However, child development research shows us that we can do a few things along the developmental path to help foster social-emotional skills in our kids. With a little help from us, our kids' brains can develop with meaningful connections that tune them into the feelings of others.

Here's how:

1. Treat others how you want your kids to treat others.

How we talk to our kids becomes their internal dialogue. We know from research that this goes for emotional skills as well. A recent study showed that when parents talk to their kids more about how other people might be feeling, the kids had better perspective-taking abilities—the ability to see a situation from another person's point of view.

This, of course, is the basis of many emotional skills, especially empathy. Just by talking about another person's feelings, kids begin to develop those crucial brain connections that help them develop empathy.

It's worth pointing out that very young children under ages 3-4 do not have the brain maturity to really understand another person's perspective. They lack a crucial skill that psychologists call Theory of Mind, meaning they can't understand the mind of another person.

However, our urgings and thoughtful phrasing to point out how another person might be feeling can only help them down this developmental path. Then, once their little brain matures, they will be in the habit of hearing and understanding the feelings of others.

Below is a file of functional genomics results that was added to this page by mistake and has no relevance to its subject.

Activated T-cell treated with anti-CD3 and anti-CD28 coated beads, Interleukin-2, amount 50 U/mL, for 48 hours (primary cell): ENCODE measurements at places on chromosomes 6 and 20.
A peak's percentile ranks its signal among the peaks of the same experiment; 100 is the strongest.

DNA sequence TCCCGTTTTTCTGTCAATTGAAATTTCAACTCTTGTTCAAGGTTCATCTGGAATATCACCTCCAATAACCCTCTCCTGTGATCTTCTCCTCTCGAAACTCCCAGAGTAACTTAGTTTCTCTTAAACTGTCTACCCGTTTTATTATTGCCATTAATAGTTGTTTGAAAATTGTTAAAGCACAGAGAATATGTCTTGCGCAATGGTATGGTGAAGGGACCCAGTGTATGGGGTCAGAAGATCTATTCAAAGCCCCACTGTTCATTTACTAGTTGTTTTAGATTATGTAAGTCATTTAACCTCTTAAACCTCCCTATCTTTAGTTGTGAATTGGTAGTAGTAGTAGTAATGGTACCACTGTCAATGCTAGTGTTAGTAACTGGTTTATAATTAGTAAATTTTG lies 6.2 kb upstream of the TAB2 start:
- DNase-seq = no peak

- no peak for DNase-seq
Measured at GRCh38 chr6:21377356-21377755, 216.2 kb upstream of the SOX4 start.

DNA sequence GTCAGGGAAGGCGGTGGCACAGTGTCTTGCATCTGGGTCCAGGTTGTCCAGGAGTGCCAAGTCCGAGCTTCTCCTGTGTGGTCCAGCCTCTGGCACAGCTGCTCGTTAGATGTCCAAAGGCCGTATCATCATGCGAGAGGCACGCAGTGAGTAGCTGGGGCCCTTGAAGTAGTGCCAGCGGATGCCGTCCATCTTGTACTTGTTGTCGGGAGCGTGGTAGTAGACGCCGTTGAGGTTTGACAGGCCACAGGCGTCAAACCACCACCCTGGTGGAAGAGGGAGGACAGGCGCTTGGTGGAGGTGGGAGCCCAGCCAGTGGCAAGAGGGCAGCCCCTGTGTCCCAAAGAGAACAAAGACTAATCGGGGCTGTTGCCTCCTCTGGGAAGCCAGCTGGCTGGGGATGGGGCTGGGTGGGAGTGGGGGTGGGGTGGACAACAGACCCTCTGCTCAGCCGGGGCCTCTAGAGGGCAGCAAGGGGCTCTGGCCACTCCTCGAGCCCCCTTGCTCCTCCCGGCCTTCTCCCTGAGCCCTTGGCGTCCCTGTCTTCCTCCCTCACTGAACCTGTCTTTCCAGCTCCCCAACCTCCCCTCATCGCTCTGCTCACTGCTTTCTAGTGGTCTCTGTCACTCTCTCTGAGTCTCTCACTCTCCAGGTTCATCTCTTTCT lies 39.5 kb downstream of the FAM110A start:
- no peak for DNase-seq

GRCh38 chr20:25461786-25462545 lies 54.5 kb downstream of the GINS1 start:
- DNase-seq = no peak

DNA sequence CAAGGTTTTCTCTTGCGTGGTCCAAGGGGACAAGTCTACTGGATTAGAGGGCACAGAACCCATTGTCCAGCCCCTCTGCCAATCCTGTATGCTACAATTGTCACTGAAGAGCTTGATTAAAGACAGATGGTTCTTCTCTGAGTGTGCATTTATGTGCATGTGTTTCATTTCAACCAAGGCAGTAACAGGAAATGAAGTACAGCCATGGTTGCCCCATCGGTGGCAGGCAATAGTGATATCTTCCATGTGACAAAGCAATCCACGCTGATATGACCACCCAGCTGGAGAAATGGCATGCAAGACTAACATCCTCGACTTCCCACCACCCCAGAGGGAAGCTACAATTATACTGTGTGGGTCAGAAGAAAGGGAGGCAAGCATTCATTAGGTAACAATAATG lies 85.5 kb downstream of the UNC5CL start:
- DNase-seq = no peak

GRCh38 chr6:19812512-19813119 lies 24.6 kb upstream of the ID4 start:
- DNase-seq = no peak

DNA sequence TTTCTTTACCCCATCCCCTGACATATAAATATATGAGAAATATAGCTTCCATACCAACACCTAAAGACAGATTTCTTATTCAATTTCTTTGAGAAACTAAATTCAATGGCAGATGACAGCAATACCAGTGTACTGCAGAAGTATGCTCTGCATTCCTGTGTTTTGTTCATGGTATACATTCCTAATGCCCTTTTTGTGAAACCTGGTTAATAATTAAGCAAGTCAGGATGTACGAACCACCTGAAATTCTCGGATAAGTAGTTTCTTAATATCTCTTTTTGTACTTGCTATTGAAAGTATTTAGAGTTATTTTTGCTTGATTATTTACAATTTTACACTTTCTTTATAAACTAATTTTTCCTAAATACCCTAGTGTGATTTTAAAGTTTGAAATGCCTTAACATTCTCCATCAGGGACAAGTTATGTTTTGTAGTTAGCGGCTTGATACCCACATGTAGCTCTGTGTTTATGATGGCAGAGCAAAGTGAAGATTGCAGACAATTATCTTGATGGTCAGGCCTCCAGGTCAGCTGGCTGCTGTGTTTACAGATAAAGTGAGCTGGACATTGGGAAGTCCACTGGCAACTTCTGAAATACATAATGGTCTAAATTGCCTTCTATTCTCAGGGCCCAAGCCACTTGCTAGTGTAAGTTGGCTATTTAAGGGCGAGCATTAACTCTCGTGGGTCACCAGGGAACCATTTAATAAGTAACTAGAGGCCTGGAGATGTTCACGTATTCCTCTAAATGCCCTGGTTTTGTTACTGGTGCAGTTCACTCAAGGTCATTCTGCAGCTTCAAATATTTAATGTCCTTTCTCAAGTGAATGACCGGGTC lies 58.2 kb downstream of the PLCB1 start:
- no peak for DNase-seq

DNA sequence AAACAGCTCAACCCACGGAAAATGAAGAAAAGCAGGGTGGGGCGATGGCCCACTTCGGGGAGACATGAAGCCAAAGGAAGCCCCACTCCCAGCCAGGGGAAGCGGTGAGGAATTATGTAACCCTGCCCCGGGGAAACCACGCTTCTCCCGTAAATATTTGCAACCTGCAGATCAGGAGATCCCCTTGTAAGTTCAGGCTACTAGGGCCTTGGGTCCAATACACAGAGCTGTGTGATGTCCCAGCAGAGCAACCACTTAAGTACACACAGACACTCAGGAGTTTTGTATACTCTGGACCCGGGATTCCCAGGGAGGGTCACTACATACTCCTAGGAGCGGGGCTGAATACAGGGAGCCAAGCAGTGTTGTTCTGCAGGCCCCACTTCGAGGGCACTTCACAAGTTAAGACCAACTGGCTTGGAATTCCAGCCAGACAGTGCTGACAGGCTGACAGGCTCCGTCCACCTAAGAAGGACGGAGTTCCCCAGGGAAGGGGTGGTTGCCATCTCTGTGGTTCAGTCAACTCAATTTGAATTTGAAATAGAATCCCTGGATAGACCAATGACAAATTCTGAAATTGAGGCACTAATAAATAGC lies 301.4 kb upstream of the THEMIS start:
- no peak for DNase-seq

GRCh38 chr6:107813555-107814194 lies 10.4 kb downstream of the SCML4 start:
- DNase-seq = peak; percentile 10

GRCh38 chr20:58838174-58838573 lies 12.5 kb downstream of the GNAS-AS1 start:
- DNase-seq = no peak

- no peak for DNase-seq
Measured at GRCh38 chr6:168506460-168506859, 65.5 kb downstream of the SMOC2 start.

2. Model positive emotional behavior in daily life.

It's probably not surprising to learn that how we react to our kids' feelings influences their emotional development. When your child gets upset, do you get angry or ruffled by their big emotions? We are all human, of course, so sometimes our kids' emotions are the exact triggers that fuel our big feelings, too. However, if we can remain the calm in the emotional storm for our kids, their development will benefit. Through modeling emotional regulation, over time our kids will learn how to self-regulate as well.

One study, in fact, showed that toddlers whose parents exhibited anger or over-reacted to tantrums were likely to have more tantrums and negative emotionality by the end of the study. However, the opposite dynamic can happen, too. Parents who model firm, but calm emotional regulation help their kids learn these skills as well.

3. Don’t be afraid to show your emotions.

Many times, we feel that one of our main jobs as a parent is to protect our children from the big, often overwhelming emotions of adults. For instance, we try not to break down crying or become red-faced with anger in front of our kids. It just feels too big for them to handle and perhaps not developmentally appropriate.